Virtualization is currently a popular technology because it can save time and money. There are many options to choose from. It may seem confusing though, because of the complexities and choices that need to be made. Here are ten things you should know before you plan a deployment.
Virtualization Is Not New
This is not a new technology that was recently developed. It was first utilized with mainframes over thirty years ago. This technology has made its way into the world of Windows and Linux servers during the last ten years, becoming economically viable because of server sprawl.
There Are Several Types of Virtualization
Server virtualization, which is used for server consolidation, is the most common form used today. Desktop virtualization is used to run legacy software in a VM. Application virtualization is used to separate the application configuration from the operating system. This allows the application to be run on users’ desktops without the need to install the software locally. Virtualizing storage utilizes SAN technology to provide storage for virtual servers, instead of using local hard disks on the physical server.
Software Makes Virtualization Possible
This software is used to doing the things that we previously relied on hardware to do. Server virtualization uses software to emulate a physical server. This enables the usage of one very powerful server to run many virtual servers instead of many physical servers. Server consolidation reduces hardware costs while reducing data center requirements. To see more information on a slideshow presentation on virtulization click here.
Not All Virtualization Software Is the Same
There are several different vendors that offer very different solutions. Choosing the best solution is dependent on knowing what the goal needs to be achieved. Desktops have very different requirements from storage or servers. Microsoft’s Virtual PC or VMware’s Workstation would be suitable for desktop uses, but not for server consolidation.
Determine Application Compatibility
There are many applications that will not work in a virtual machine. Because generic hardware is emulated by software, applications do not have access to the physical hardware. Some applications require access to the physical hardware, such as a scanning application needing to access a scanner. It is important to check with software vendors to ensure their applications will work in a virtual environment.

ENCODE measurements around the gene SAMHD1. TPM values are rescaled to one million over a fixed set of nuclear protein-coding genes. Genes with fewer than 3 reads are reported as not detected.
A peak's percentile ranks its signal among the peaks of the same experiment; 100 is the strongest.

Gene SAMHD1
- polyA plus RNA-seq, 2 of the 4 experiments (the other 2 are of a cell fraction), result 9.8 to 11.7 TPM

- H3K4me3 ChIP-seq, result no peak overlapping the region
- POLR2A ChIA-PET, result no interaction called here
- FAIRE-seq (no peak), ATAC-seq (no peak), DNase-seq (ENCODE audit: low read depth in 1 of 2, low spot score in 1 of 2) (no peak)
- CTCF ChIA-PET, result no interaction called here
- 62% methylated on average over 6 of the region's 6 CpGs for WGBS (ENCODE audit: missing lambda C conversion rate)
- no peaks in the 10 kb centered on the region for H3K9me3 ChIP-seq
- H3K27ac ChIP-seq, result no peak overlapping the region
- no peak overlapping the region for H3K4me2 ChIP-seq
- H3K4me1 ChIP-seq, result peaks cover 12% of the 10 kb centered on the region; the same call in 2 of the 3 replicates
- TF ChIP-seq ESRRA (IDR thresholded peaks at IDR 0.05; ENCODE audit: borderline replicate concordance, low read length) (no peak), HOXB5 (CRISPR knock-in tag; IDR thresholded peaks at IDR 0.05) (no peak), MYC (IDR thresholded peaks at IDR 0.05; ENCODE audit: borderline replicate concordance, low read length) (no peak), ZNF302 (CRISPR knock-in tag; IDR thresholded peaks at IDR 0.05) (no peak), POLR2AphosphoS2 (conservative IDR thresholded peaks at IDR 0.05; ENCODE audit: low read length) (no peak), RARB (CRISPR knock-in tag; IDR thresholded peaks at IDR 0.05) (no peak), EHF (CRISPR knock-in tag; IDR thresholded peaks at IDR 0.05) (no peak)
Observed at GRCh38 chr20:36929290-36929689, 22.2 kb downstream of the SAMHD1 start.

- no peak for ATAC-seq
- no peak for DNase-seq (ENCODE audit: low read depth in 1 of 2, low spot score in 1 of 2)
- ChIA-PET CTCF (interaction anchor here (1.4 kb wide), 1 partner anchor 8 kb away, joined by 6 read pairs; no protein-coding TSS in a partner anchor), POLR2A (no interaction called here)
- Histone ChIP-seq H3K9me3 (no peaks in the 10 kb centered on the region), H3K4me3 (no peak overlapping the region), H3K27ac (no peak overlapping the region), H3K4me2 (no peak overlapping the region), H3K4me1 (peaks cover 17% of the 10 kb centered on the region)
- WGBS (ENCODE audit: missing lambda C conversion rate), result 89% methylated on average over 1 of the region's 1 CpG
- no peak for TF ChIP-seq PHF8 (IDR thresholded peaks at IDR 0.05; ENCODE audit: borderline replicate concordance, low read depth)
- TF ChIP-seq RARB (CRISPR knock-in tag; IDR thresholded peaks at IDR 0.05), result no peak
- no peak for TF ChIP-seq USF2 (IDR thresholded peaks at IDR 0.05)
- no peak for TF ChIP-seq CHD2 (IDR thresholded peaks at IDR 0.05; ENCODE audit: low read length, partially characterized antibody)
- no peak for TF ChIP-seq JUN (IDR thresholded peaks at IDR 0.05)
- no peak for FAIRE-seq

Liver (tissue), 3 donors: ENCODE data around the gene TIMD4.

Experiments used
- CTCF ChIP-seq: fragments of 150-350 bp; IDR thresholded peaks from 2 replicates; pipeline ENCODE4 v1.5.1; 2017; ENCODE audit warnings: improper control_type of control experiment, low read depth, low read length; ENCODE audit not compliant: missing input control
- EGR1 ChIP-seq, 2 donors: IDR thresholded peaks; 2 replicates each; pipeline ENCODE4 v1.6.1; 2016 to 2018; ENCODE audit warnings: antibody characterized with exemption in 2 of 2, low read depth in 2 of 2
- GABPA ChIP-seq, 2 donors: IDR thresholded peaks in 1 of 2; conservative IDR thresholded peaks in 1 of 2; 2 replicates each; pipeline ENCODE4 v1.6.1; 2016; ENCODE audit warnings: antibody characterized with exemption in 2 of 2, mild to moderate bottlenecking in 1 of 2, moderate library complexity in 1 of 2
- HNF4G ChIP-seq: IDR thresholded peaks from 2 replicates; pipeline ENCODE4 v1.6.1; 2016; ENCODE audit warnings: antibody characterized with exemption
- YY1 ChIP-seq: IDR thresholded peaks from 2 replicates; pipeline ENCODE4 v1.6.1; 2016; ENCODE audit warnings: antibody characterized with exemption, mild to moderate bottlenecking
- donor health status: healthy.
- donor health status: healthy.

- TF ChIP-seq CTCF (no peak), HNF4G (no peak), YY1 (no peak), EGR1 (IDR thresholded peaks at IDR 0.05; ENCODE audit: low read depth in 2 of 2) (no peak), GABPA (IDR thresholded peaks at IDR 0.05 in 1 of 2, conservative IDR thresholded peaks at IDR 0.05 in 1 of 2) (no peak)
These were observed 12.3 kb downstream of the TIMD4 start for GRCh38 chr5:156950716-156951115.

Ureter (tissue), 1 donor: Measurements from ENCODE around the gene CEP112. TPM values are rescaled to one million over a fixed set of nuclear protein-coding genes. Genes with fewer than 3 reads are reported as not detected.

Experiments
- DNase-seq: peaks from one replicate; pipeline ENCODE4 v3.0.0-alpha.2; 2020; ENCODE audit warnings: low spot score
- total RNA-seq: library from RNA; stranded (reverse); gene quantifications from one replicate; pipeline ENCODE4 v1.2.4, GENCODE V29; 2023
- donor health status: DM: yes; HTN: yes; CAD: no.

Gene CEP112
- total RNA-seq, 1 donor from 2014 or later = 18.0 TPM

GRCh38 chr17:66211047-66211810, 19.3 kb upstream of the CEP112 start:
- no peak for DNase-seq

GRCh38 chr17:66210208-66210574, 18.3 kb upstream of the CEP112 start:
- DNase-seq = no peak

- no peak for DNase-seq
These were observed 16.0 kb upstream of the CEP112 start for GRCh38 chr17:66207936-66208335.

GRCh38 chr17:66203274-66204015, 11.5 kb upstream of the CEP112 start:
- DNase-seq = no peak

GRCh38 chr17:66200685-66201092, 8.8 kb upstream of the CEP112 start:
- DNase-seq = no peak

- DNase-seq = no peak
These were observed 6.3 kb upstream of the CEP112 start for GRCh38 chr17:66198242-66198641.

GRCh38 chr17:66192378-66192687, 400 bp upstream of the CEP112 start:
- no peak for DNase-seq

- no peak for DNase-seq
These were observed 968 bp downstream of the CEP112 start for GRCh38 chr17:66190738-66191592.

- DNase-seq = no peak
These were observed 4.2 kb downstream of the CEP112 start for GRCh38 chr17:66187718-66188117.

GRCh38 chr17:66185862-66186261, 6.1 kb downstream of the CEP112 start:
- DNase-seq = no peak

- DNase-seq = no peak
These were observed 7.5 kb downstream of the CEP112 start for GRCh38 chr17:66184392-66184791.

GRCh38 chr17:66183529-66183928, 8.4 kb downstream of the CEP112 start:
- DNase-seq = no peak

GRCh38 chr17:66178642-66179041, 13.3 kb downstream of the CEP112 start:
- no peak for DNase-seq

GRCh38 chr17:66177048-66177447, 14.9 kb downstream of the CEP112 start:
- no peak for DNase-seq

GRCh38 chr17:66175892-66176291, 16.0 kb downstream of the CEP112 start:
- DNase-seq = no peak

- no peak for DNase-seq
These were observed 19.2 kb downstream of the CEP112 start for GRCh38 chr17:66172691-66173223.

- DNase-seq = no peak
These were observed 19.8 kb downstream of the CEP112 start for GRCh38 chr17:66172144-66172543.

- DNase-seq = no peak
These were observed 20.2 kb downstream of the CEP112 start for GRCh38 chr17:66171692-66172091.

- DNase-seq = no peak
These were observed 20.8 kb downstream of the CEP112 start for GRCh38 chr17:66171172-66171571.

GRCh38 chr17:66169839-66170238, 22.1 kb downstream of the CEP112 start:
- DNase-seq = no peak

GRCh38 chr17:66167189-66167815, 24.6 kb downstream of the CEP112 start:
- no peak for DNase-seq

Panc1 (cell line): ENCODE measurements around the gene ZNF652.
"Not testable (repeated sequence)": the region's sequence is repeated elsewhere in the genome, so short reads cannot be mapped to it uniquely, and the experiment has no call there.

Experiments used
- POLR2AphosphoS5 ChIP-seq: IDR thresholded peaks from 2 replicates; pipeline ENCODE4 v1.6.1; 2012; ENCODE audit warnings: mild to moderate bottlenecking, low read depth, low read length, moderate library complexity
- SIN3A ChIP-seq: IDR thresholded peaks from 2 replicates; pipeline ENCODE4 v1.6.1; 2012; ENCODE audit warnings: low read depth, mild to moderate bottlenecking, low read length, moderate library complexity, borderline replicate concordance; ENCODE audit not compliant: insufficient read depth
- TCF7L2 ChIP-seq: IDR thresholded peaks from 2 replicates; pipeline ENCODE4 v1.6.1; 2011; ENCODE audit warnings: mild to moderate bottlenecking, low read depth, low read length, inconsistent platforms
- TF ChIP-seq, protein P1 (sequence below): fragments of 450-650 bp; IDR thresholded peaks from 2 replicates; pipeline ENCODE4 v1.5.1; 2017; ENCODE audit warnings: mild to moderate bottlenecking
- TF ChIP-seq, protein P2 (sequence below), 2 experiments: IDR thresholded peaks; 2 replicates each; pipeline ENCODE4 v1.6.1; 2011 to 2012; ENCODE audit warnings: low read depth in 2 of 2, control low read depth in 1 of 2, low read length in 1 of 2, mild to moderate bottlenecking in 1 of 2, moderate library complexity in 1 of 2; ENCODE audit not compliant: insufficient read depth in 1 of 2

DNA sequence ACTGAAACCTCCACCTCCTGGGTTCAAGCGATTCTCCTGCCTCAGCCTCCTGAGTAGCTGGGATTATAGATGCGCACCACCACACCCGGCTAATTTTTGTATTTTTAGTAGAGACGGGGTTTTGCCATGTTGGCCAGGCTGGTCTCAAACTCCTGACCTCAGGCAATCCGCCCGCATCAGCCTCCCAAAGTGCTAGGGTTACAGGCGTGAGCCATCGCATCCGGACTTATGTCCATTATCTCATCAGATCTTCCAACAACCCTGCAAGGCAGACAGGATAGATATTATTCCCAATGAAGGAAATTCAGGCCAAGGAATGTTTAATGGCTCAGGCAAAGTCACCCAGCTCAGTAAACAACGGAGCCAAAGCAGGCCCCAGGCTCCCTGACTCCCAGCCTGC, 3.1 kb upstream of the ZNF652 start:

Virtualization Isn’t Just For Windows
There are several different vendors offering solutions in the virtualization market. The two most popular solutions are VMware and Microsoft. Both offer solutions for Windows. There are some lesser known vendors that offer support for Linux and Mac. Open VZ can create virtual servers running on a Linux host operating system. Citrix has its Xen solution for running Linux as a host operating system for server consolidation. Parallels offer a solution for running Linux or Windows on a Mac.
Virtualization Helps with Disaster Recovery
Traditional disaster recovery can require that a server be rebuilt in another location, which can be a time consuming process. Virtualization allows for a server image to be backed up in one location and restored in another location. This saves hours of work and reduces downtime.
64-Bit is Better Than 32-Bit
It is best to use a 64-bit system running a 64-bit host operating system. 64-bit systems support more memory, and in some cases, they support more processors. Avoid using 32-bit systems due to their hardware limitations
Virtualization Can Be Used to Increase Security
One of the surprising benefits of virtualization is increased security. Different server roles can be isolated in different virtual machines, instead of running many server roles on one server. Isolating server roles provides a more secure environment. Applications that may pose a security risk can be placed in an isolated virtual machine to limit exposure.
Virtual Machines Need Resources
It is important to understand that the more virtual machines you have, the more resources you will need. The host operating system will need resources along with each VM needing resources. Large amounts of memory are always required. When planning hardware requirements, make sure you give each VM enough resources.
David Malmborg works with Dell. When David is not working he enjoys spending time with his family and friends. For more information on virtualization, David recommends visiting Dell.co.uk.